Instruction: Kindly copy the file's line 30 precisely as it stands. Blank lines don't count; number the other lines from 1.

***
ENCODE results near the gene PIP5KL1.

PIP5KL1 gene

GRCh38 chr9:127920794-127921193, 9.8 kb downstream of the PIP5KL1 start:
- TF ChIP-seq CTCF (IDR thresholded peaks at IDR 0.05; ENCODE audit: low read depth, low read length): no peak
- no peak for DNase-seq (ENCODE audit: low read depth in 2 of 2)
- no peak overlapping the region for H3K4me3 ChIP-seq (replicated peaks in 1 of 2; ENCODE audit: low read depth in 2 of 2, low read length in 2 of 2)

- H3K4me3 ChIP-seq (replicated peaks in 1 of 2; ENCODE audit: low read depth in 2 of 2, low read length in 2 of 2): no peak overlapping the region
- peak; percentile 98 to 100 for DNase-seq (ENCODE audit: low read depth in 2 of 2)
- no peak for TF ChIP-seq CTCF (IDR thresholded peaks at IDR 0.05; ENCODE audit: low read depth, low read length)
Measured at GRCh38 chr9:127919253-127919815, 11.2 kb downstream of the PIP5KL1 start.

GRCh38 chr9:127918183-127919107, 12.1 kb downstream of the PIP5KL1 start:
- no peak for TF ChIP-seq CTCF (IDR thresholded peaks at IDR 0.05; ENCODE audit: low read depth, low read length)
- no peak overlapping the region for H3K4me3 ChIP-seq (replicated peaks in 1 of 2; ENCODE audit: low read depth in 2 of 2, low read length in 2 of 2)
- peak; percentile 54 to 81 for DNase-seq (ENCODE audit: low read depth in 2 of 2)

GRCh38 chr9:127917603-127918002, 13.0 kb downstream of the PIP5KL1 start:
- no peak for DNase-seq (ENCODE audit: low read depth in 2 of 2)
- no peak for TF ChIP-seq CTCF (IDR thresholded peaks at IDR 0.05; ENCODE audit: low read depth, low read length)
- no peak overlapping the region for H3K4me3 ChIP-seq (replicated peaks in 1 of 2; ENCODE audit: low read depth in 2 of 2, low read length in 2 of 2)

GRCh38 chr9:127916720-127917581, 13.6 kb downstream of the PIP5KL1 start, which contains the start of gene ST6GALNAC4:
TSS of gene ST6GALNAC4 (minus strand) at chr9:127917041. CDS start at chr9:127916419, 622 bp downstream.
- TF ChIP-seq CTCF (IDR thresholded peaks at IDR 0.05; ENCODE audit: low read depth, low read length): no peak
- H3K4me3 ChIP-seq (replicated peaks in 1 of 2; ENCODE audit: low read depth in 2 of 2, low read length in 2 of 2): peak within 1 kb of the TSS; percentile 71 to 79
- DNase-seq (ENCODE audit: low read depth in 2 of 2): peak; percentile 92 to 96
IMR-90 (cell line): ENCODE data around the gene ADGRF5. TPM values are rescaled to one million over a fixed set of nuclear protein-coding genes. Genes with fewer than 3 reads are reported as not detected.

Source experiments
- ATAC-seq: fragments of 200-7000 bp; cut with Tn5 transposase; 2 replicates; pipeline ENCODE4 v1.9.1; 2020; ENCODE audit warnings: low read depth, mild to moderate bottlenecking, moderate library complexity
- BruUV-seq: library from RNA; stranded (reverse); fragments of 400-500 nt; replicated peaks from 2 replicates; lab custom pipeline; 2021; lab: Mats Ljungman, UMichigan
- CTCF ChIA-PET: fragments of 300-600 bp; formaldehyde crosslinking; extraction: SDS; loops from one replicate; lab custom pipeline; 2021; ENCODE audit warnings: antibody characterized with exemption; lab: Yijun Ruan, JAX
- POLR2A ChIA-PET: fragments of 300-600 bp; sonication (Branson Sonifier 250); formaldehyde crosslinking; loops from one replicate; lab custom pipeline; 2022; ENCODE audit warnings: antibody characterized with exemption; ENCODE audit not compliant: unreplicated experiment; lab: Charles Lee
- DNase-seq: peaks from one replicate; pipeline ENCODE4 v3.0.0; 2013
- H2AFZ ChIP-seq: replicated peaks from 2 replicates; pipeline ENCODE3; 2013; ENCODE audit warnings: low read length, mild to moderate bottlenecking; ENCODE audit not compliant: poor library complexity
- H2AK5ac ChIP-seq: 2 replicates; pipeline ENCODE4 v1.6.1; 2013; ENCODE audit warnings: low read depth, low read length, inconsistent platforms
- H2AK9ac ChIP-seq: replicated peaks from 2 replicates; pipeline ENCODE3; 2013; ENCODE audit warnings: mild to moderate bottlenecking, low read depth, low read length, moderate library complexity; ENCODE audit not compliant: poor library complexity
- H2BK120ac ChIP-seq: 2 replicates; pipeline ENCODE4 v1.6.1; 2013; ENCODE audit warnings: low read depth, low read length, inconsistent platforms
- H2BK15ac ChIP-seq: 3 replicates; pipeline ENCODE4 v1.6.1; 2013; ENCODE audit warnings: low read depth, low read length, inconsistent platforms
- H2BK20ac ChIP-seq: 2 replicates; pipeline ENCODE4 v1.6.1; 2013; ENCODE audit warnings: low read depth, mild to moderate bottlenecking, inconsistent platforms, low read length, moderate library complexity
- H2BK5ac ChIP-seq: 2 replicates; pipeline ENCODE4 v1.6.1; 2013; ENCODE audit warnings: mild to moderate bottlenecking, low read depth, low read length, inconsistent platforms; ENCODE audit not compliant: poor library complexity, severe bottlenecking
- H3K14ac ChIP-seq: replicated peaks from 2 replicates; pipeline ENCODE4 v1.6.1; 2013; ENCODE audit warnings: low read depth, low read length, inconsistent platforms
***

- DNase-seq: peaks from one replicate; pipeline ENCODE4 v3.0.0; 2013